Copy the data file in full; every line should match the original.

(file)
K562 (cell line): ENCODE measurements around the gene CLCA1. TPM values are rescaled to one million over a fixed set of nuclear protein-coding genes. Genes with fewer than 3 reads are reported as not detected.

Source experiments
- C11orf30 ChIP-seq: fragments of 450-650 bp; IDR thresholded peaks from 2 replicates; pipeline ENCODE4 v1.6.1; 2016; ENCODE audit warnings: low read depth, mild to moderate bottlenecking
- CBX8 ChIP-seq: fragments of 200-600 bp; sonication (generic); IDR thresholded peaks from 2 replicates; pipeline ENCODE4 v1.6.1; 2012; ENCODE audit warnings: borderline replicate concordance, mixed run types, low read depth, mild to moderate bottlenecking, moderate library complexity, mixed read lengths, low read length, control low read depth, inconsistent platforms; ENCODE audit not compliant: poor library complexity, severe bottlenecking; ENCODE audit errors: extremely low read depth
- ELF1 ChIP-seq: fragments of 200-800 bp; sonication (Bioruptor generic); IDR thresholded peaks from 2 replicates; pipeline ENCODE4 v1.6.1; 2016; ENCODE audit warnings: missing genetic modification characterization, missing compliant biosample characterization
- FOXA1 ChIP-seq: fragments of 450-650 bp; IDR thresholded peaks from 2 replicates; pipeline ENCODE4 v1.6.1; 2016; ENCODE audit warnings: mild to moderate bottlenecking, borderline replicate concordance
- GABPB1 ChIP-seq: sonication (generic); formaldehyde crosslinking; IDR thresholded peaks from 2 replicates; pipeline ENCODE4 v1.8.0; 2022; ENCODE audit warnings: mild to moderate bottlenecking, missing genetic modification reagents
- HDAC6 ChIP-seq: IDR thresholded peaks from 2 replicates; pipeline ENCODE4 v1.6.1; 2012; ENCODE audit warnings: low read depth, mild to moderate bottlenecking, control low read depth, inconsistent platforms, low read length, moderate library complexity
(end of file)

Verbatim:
K562 (cell line): ENCODE measurements around the gene CLCA1. TPM values are rescaled to one million over a fixed set of nuclear protein-coding genes. Genes with fewer than 3 reads are reported as not detected.

Source experiments
- C11orf30 ChIP-seq: fragments of 450-650 bp; IDR thresholded peaks from 2 replicates; pipeline ENCODE4 v1.6.1; 2016; ENCODE audit warnings: low read depth, mild to moderate bottlenecking
- CBX8 ChIP-seq: fragments of 200-600 bp; sonication (generic); IDR thresholded peaks from 2 replicates; pipeline ENCODE4 v1.6.1; 2012; ENCODE audit warnings: borderline replicate concordance, mixed run types, low read depth, mild to moderate bottlenecking, moderate library complexity, mixed read lengths, low read length, control low read depth, inconsistent platforms; ENCODE audit not compliant: poor library complexity, severe bottlenecking; ENCODE audit errors: extremely low read depth
- ELF1 ChIP-seq: fragments of 200-800 bp; sonication (Bioruptor generic); IDR thresholded peaks from 2 replicates; pipeline ENCODE4 v1.6.1; 2016; ENCODE audit warnings: missing genetic modification characterization, missing compliant biosample characterization
- FOXA1 ChIP-seq: fragments of 450-650 bp; IDR thresholded peaks from 2 replicates; pipeline ENCODE4 v1.6.1; 2016; ENCODE audit warnings: mild to moderate bottlenecking, borderline replicate concordance
- GABPB1 ChIP-seq: sonication (generic); formaldehyde crosslinking; IDR thresholded peaks from 2 replicates; pipeline ENCODE4 v1.8.0; 2022; ENCODE audit warnings: mild to moderate bottlenecking, missing genetic modification reagents
- HDAC6 ChIP-seq: IDR thresholded peaks from 2 replicates; pipeline ENCODE4 v1.6.1; 2012; ENCODE audit warnings: low read depth, mild to moderate bottlenecking, control low read depth, inconsistent platforms, low read length, moderate library complexity